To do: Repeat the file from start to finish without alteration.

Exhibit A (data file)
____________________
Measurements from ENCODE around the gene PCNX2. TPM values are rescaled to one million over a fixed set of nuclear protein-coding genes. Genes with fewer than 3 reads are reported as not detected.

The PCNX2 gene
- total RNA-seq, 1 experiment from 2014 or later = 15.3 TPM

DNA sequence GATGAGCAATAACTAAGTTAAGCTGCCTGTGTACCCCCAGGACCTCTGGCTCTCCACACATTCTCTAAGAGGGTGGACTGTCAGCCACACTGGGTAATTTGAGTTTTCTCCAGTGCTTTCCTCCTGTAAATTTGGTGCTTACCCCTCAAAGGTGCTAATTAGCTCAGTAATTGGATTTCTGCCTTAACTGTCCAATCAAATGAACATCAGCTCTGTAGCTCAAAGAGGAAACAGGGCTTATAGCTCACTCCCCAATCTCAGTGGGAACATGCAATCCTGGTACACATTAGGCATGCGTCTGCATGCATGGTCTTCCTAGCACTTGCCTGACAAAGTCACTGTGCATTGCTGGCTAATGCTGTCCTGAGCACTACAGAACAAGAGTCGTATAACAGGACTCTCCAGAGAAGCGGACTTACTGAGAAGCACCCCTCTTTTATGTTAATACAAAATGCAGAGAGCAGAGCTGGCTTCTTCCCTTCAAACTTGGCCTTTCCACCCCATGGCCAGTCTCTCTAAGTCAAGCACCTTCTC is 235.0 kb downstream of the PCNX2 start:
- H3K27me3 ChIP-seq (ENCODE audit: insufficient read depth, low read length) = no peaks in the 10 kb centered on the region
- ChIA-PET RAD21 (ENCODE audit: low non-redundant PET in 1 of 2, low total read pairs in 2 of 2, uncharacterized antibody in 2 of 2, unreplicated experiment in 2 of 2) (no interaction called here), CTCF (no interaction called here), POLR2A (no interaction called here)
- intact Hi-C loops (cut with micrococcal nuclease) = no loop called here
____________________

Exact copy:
Measurements from ENCODE around the gene PCNX2. TPM values are rescaled to one million over a fixed set of nuclear protein-coding genes. Genes with fewer than 3 reads are reported as not detected.

The PCNX2 gene
- total RNA-seq, 1 experiment from 2014 or later = 15.3 TPM

DNA sequence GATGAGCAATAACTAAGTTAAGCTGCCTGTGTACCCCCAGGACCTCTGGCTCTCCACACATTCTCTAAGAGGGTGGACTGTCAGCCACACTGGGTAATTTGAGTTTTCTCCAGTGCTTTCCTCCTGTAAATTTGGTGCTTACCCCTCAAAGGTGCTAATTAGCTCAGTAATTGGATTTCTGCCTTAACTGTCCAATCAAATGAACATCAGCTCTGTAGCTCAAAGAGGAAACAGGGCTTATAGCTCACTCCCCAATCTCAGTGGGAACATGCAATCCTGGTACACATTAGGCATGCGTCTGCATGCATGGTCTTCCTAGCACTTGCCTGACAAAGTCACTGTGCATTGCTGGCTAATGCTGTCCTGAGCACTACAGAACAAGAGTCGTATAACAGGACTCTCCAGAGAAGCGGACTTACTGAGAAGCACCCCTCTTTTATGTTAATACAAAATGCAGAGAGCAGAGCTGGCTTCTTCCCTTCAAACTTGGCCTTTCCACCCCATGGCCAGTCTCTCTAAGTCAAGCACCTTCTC is 235.0 kb downstream of the PCNX2 start:
- H3K27me3 ChIP-seq (ENCODE audit: insufficient read depth, low read length) = no peaks in the 10 kb centered on the region
- ChIA-PET RAD21 (ENCODE audit: low non-redundant PET in 1 of 2, low total read pairs in 2 of 2, uncharacterized antibody in 2 of 2, unreplicated experiment in 2 of 2) (no interaction called here), CTCF (no interaction called here), POLR2A (no interaction called here)
- intact Hi-C loops (cut with micrococcal nuclease) = no loop called here